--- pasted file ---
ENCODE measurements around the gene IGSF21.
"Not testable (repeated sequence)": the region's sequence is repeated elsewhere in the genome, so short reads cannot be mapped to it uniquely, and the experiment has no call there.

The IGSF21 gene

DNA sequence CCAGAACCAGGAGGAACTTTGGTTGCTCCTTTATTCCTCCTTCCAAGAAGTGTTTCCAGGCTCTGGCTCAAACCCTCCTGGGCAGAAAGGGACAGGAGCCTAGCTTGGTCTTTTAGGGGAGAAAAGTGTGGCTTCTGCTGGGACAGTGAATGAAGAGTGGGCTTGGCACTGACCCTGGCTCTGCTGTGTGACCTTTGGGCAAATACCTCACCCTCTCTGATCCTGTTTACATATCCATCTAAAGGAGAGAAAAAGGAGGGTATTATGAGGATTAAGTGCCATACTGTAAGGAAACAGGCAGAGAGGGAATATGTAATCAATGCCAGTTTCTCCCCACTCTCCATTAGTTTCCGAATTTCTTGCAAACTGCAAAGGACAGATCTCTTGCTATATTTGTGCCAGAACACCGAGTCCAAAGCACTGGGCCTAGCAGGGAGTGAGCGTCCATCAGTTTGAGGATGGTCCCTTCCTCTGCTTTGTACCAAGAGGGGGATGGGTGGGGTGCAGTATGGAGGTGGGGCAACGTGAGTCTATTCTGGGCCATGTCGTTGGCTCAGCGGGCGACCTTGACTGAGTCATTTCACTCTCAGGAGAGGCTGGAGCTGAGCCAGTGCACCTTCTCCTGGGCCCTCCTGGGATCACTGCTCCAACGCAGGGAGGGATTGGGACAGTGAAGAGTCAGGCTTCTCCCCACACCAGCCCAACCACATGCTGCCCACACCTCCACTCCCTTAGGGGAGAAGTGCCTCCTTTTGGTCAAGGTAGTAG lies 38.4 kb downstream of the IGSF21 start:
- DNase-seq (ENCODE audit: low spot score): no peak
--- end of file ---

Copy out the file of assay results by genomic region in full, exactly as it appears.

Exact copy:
ENCODE measurements around the gene IGSF21.
"Not testable (repeated sequence)": the region's sequence is repeated elsewhere in the genome, so short reads cannot be mapped to it uniquely, and the experiment has no call there.

The IGSF21 gene

DNA sequence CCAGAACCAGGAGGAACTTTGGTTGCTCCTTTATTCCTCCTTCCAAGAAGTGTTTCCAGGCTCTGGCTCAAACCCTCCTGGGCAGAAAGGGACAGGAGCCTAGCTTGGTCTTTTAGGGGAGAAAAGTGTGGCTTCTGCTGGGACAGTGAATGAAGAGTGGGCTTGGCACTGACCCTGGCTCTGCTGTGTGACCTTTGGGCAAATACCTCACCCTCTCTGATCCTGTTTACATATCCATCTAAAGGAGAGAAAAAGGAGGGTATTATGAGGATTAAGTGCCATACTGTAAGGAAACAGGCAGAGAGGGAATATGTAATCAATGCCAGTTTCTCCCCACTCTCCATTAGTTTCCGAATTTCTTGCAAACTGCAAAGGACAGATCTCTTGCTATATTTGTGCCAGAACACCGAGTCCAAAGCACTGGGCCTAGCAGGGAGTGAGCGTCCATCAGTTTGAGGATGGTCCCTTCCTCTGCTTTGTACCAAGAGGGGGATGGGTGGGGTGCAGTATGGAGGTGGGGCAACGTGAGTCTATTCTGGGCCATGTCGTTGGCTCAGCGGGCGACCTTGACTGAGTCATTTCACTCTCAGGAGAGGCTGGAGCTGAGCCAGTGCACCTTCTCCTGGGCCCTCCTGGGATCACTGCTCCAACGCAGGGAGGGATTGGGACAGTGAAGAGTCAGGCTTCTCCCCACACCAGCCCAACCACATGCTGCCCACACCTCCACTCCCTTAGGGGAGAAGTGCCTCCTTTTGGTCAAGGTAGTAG lies 38.4 kb downstream of the IGSF21 start:
- DNase-seq (ENCODE audit: low spot score): no peak